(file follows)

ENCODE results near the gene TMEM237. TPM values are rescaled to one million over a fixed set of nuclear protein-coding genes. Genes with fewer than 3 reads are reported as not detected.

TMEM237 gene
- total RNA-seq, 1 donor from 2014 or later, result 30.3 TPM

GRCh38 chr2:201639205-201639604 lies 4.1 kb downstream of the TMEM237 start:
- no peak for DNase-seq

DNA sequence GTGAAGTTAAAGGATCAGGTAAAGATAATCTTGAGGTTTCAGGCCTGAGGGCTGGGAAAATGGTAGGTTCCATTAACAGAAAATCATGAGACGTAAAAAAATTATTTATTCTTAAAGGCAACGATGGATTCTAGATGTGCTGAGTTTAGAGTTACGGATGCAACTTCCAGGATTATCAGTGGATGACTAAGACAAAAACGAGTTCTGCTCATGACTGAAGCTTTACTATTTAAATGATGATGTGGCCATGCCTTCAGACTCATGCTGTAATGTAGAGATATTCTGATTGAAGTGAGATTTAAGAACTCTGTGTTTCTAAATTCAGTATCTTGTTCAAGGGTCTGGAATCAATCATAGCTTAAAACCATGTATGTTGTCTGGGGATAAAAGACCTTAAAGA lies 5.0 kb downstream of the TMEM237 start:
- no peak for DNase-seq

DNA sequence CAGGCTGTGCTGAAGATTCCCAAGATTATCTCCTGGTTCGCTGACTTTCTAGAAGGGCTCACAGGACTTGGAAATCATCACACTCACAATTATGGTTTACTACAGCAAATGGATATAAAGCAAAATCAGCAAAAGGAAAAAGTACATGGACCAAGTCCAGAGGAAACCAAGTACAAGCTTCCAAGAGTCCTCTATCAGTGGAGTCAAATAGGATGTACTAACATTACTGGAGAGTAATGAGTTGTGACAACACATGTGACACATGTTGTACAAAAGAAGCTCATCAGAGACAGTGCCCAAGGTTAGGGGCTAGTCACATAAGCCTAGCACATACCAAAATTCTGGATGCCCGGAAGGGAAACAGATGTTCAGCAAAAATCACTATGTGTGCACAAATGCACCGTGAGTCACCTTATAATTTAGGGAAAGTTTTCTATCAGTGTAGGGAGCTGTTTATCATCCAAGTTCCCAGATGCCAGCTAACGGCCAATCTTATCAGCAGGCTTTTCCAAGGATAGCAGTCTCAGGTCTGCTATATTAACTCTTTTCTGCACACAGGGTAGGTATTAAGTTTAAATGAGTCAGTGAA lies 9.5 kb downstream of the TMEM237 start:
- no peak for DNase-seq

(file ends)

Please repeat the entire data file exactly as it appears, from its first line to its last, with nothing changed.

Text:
ENCODE results near the gene TMEM237. TPM values are rescaled to one million over a fixed set of nuclear protein-coding genes. Genes with fewer than 3 reads are reported as not detected.

TMEM237 gene
- total RNA-seq, 1 donor from 2014 or later, result 30.3 TPM

GRCh38 chr2:201639205-201639604 lies 4.1 kb downstream of the TMEM237 start:
- no peak for DNase-seq

DNA sequence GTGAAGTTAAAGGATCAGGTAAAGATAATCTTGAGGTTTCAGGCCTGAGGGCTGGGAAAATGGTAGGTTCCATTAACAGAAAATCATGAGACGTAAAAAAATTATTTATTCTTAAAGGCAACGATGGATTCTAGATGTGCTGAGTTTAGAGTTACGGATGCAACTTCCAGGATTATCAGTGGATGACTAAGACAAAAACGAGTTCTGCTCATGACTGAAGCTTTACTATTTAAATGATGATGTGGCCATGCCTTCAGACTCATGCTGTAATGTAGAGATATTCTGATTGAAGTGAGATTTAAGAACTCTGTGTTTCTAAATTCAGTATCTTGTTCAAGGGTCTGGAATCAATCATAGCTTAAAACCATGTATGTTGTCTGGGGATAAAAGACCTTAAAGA lies 5.0 kb downstream of the TMEM237 start:
- no peak for DNase-seq

DNA sequence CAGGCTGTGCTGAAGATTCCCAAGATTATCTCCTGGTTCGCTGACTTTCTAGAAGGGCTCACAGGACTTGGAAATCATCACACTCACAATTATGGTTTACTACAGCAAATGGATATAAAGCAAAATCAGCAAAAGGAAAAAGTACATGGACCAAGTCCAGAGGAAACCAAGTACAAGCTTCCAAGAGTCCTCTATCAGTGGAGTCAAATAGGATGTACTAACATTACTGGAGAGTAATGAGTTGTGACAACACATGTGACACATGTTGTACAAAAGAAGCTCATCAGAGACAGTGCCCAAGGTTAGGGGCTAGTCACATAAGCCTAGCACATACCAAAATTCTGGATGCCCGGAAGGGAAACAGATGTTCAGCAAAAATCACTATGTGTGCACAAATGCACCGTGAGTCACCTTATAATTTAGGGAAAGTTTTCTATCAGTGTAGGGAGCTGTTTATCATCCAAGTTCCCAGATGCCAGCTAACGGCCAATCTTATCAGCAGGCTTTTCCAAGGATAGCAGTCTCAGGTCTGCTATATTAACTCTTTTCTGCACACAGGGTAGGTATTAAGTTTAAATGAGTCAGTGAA lies 9.5 kb downstream of the TMEM237 start:
- no peak for DNase-seq